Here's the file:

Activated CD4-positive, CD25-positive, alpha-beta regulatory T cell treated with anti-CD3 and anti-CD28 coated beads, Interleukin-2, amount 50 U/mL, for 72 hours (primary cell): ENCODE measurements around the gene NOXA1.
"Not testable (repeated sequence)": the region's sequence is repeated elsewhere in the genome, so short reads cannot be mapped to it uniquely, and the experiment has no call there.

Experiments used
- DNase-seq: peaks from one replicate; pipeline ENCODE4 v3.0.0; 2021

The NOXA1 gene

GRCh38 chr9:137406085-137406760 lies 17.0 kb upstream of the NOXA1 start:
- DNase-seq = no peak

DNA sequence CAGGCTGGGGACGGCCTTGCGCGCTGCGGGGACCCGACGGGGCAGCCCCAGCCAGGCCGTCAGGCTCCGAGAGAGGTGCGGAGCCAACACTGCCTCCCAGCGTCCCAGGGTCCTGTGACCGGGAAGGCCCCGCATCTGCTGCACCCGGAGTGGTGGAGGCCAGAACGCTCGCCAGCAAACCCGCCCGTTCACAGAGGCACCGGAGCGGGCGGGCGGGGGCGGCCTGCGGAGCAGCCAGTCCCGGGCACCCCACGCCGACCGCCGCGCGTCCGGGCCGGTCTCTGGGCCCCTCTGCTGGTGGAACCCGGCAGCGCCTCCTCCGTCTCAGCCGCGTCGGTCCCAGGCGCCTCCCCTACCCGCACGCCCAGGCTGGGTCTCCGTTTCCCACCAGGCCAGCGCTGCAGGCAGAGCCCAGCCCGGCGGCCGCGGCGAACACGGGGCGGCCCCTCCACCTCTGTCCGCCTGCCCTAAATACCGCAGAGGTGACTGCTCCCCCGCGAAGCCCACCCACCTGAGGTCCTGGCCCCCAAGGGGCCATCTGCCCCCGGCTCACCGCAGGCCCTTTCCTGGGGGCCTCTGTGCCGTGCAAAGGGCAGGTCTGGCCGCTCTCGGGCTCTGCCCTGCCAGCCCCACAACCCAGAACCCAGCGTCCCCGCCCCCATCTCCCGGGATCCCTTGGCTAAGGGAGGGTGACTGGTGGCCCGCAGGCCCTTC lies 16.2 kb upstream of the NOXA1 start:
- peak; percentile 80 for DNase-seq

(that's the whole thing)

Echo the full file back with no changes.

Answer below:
Activated CD4-positive, CD25-positive, alpha-beta regulatory T cell treated with anti-CD3 and anti-CD28 coated beads, Interleukin-2, amount 50 U/mL, for 72 hours (primary cell): ENCODE measurements around the gene NOXA1.
"Not testable (repeated sequence)": the region's sequence is repeated elsewhere in the genome, so short reads cannot be mapped to it uniquely, and the experiment has no call there.

Experiments used
- DNase-seq: peaks from one replicate; pipeline ENCODE4 v3.0.0; 2021

The NOXA1 gene

GRCh38 chr9:137406085-137406760 lies 17.0 kb upstream of the NOXA1 start:
- DNase-seq = no peak

DNA sequence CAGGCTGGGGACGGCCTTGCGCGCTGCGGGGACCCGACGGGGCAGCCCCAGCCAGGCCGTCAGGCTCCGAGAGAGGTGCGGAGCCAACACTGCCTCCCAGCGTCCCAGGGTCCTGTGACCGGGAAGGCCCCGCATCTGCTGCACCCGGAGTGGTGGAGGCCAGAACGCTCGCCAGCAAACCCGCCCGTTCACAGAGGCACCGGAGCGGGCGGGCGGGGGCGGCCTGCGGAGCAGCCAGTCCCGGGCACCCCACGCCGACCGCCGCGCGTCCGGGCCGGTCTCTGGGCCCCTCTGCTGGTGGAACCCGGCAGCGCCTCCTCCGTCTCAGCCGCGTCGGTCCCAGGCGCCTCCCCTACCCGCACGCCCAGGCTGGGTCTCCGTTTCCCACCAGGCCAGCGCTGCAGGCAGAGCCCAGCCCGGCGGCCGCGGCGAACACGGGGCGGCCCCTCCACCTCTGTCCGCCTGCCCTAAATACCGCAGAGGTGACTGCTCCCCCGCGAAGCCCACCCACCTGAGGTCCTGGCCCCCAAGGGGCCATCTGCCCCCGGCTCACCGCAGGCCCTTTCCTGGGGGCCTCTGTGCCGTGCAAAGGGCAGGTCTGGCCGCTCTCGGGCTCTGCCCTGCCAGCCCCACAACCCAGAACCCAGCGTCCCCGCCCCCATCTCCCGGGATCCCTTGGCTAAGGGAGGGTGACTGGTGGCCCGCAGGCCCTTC lies 16.2 kb upstream of the NOXA1 start:
- peak; percentile 80 for DNase-seq